Colleville-sur-Mer Diary: Sacred Ground

Sep 21 2014

The old Lie; Dulce et Decorum est Pro patria mori.
(It is sweet and right to die for your country.)
Wilfred Owen (1893-1918)

The Colleville-sur-Mer Cemetery in Normandy, located on the bluff just above Omaha Beach, doesn't exalt the glory of dying in war; the green grass, the white marble headstones and the infinite seascape serve only to gently honor Americans who gave their lives in the first step toward freeing Western Europe in the springtime of 1944. Some 9,387 men are buried here, and a memorial wall lists the names of 1,557 Americans missing in action. The grounds are movingly immaculate, though I might be particularly sensitive to green and white. These colors of life and purity sanctify men who fought with discipline and resourcefulness, and without complaint.

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A new visitors center at Colleville notes the trinity of Competence, Courage and Sacrifice that sustained the troops in combat there and on the neighboring beaches. America expected every man to do his duty, and it seems that no less than that occurred. The exhibits celebrate the quiet resolve and seriousness of purpose of the D-Day soldiers.

Addendum: World's most beautiful cemetery?

Addendum: Normandy has not forgotten the invasion. Even the windows of gas stations have signs saying "Welcome to our Liberators."


The Real Work of the College

Sep 20 2014

As loyal readers know, we are big fans of the Political Economy Project. A note to '18's: Enjoy PEP's honest-to-goodness intellectual experience. It's the kind of thing for which you came to Hanover.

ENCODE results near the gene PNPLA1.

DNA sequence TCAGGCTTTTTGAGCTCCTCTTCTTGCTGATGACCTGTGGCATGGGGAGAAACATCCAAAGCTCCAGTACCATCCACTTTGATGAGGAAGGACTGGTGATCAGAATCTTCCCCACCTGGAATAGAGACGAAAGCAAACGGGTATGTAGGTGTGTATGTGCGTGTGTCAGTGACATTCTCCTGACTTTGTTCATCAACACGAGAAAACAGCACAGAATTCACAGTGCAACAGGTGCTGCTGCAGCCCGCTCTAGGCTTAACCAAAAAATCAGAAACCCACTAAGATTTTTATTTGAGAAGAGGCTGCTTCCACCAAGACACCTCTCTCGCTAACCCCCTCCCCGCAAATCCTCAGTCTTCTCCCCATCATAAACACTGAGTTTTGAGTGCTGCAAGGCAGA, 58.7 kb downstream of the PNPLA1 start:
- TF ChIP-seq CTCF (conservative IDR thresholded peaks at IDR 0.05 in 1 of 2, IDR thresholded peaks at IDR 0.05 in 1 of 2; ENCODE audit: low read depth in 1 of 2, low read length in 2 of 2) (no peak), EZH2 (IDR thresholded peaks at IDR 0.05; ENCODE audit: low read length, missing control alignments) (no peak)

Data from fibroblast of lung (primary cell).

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Addendum: In case you missed it -- I did -- PEP has a video that lays out the goals of the most interesting initiative to come along in Hanover in quite a while:

Addendum: PEP will also hold three weekly reading groups this fall each Monday evening from 7-8pm in Silsby or Rockefeller Hall. PEP's director Doug Irwin promises high level discussion regarding "thought-provoking books that often do not make it into the curriculum":

Free Market Fairness, by John Tomasi. In this recent book, a leading political philosopher attempts to reconcile "free markets" with traditional notions of "fairness." This group will be led by Professor Henry Clark.

The Problem of Political Authority: An Examination of the Right to Coerce and the Duty to Obey, by Michael Huemer. The title tells it all - it will explore whether the government has the "right" to coerce citizens in various contexts. This group will be led by Professor Jason Sorens.

Law's Order, by David Friedman. This book asks what economics has to do with law, how the law shapes economic behavior, and why it matters. This group will be led by Professor Douglas Irwin

Note: Each group is limited to no more than 15 students. To ensure a place and to get more information, please respond as soon as possible directly to the professor whose book interests you most. Applications will be considered in the order they are received. You may only participate in one reading group per term.

Pizza, drinks and significant amounts of challenging commentary will be served.


New Athletics Department Magazine

Sep 19 2014

The Athletics Department has a new digital magazine -- new to me, perhaps. Looks professional and informative. Have a peek.

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Athletics Director Harry Sheehy has been in town for four years now. He is making progress on all fronts. An Ivy League championship in football this year would signal that the College is back to its old standard as an Ivy power punching far above its weight.